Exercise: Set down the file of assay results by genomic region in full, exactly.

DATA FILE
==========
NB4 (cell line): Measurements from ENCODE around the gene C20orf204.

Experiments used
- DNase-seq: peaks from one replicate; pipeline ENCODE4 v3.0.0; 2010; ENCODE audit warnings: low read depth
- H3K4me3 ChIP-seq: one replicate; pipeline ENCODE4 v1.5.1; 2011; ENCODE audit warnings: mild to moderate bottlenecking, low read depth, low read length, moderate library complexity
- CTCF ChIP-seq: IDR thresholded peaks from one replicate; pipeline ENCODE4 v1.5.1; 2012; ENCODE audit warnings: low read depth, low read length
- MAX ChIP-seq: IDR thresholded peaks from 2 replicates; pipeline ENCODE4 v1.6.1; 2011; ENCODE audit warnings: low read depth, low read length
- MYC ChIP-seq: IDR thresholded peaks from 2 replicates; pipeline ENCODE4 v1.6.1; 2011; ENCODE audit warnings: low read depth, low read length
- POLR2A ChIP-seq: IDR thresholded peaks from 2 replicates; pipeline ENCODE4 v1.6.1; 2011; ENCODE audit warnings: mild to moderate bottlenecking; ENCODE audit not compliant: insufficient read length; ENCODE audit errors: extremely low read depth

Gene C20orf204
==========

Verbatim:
NB4 (cell line): Measurements from ENCODE around the gene C20orf204.

Experiments used
- DNase-seq: peaks from one replicate; pipeline ENCODE4 v3.0.0; 2010; ENCODE audit warnings: low read depth
- H3K4me3 ChIP-seq: one replicate; pipeline ENCODE4 v1.5.1; 2011; ENCODE audit warnings: mild to moderate bottlenecking, low read depth, low read length, moderate library complexity
- CTCF ChIP-seq: IDR thresholded peaks from one replicate; pipeline ENCODE4 v1.5.1; 2012; ENCODE audit warnings: low read depth, low read length
- MAX ChIP-seq: IDR thresholded peaks from 2 replicates; pipeline ENCODE4 v1.6.1; 2011; ENCODE audit warnings: low read depth, low read length
- MYC ChIP-seq: IDR thresholded peaks from 2 replicates; pipeline ENCODE4 v1.6.1; 2011; ENCODE audit warnings: low read depth, low read length
- POLR2A ChIP-seq: IDR thresholded peaks from 2 replicates; pipeline ENCODE4 v1.6.1; 2011; ENCODE audit warnings: mild to moderate bottlenecking; ENCODE audit not compliant: insufficient read length; ENCODE audit errors: extremely low read depth

Gene C20orf204